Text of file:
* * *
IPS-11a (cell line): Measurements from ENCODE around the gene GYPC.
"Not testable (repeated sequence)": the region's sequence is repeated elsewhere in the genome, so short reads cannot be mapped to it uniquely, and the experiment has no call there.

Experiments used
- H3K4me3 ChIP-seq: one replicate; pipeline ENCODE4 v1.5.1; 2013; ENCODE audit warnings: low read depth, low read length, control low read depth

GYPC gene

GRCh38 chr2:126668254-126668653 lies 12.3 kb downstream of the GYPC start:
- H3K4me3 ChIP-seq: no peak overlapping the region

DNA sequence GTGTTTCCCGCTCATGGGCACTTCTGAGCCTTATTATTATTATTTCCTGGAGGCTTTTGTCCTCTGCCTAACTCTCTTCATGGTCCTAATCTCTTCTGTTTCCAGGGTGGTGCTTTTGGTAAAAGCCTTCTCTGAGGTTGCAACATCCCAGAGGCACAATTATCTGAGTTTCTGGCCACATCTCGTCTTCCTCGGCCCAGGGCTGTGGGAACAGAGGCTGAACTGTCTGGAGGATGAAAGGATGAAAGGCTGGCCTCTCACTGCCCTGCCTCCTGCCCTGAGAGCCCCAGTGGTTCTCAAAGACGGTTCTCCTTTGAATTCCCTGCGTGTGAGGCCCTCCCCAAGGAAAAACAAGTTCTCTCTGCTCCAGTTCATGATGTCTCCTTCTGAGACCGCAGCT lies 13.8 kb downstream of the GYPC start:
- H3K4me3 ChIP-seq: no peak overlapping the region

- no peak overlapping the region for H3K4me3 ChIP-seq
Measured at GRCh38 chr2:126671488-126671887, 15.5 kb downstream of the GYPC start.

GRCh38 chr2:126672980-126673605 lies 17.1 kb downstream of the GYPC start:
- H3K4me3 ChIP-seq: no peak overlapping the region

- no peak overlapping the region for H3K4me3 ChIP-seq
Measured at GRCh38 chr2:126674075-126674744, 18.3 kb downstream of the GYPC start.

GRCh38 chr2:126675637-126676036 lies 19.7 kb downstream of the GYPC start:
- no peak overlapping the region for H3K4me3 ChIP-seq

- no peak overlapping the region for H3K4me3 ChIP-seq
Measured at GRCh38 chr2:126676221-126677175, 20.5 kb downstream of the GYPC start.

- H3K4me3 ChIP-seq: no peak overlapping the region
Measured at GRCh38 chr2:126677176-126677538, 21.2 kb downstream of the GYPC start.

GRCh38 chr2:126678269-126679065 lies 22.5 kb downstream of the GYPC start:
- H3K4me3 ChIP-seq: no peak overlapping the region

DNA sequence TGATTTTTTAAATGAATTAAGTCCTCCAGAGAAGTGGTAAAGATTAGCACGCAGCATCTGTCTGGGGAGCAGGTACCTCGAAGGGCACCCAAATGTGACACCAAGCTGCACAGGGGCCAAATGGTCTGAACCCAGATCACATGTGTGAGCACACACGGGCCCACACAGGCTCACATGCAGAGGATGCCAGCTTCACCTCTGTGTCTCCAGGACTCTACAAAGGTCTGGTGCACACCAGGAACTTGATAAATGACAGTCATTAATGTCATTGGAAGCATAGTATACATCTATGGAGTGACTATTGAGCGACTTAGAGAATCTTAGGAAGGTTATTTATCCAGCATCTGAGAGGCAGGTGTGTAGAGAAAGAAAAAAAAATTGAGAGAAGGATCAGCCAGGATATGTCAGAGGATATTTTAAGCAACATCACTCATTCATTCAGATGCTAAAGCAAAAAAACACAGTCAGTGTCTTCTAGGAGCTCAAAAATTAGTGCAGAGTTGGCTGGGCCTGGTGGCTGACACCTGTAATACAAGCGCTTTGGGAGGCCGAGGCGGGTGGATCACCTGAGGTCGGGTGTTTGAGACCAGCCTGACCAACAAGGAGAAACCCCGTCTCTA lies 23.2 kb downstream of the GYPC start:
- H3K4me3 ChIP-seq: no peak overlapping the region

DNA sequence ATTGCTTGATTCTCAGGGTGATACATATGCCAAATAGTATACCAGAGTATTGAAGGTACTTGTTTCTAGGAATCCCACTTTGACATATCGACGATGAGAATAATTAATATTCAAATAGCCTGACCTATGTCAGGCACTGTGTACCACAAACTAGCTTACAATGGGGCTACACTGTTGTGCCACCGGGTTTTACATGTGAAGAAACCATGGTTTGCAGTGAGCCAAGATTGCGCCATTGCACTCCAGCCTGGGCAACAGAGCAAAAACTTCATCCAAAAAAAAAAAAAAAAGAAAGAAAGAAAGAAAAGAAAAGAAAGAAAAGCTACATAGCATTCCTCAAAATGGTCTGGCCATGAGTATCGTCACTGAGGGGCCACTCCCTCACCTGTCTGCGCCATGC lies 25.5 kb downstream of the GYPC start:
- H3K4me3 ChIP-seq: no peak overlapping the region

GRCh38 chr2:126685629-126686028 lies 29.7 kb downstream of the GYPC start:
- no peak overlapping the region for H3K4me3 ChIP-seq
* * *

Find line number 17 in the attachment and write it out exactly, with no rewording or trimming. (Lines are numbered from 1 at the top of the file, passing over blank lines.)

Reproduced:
- no peak overlapping the region for H3K4me3 ChIP-seq